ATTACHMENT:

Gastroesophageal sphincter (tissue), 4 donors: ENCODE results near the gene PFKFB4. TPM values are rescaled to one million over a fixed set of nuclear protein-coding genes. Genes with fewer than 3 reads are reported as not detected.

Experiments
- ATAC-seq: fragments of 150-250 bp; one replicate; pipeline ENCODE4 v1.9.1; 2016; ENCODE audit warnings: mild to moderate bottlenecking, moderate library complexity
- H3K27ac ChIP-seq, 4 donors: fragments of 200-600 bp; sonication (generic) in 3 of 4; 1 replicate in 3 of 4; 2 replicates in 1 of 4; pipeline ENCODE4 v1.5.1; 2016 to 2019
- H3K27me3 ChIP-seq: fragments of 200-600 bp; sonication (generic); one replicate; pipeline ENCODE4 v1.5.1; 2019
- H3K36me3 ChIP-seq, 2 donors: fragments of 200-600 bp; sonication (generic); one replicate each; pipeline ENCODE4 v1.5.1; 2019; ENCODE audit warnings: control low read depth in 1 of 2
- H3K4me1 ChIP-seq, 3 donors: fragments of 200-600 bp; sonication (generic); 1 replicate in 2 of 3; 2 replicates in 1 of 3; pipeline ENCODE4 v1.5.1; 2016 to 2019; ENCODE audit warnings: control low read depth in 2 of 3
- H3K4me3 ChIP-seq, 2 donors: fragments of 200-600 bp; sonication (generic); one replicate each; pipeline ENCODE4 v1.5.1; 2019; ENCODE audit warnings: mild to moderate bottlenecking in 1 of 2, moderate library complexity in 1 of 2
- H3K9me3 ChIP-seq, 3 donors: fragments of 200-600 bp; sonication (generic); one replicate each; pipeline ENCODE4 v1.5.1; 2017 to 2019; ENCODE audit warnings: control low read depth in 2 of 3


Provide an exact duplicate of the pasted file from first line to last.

Gastroesophageal sphincter (tissue), 4 donors: ENCODE results near the gene PFKFB4. TPM values are rescaled to one million over a fixed set of nuclear protein-coding genes. Genes with fewer than 3 reads are reported as not detected.

Experiments
- ATAC-seq: fragments of 150-250 bp; one replicate; pipeline ENCODE4 v1.9.1; 2016; ENCODE audit warnings: mild to moderate bottlenecking, moderate library complexity
- H3K27ac ChIP-seq, 4 donors: fragments of 200-600 bp; sonication (generic) in 3 of 4; 1 replicate in 3 of 4; 2 replicates in 1 of 4; pipeline ENCODE4 v1.5.1; 2016 to 2019
- H3K27me3 ChIP-seq: fragments of 200-600 bp; sonication (generic); one replicate; pipeline ENCODE4 v1.5.1; 2019
- H3K36me3 ChIP-seq, 2 donors: fragments of 200-600 bp; sonication (generic); one replicate each; pipeline ENCODE4 v1.5.1; 2019; ENCODE audit warnings: control low read depth in 1 of 2
- H3K4me1 ChIP-seq, 3 donors: fragments of 200-600 bp; sonication (generic); 1 replicate in 2 of 3; 2 replicates in 1 of 3; pipeline ENCODE4 v1.5.1; 2016 to 2019; ENCODE audit warnings: control low read depth in 2 of 3
- H3K4me3 ChIP-seq, 2 donors: fragments of 200-600 bp; sonication (generic); one replicate each; pipeline ENCODE4 v1.5.1; 2019; ENCODE audit warnings: mild to moderate bottlenecking in 1 of 2, moderate library complexity in 1 of 2
- H3K9me3 ChIP-seq, 3 donors: fragments of 200-600 bp; sonication (generic); one replicate each; pipeline ENCODE4 v1.5.1; 2017 to 2019; ENCODE audit warnings: control low read depth in 2 of 3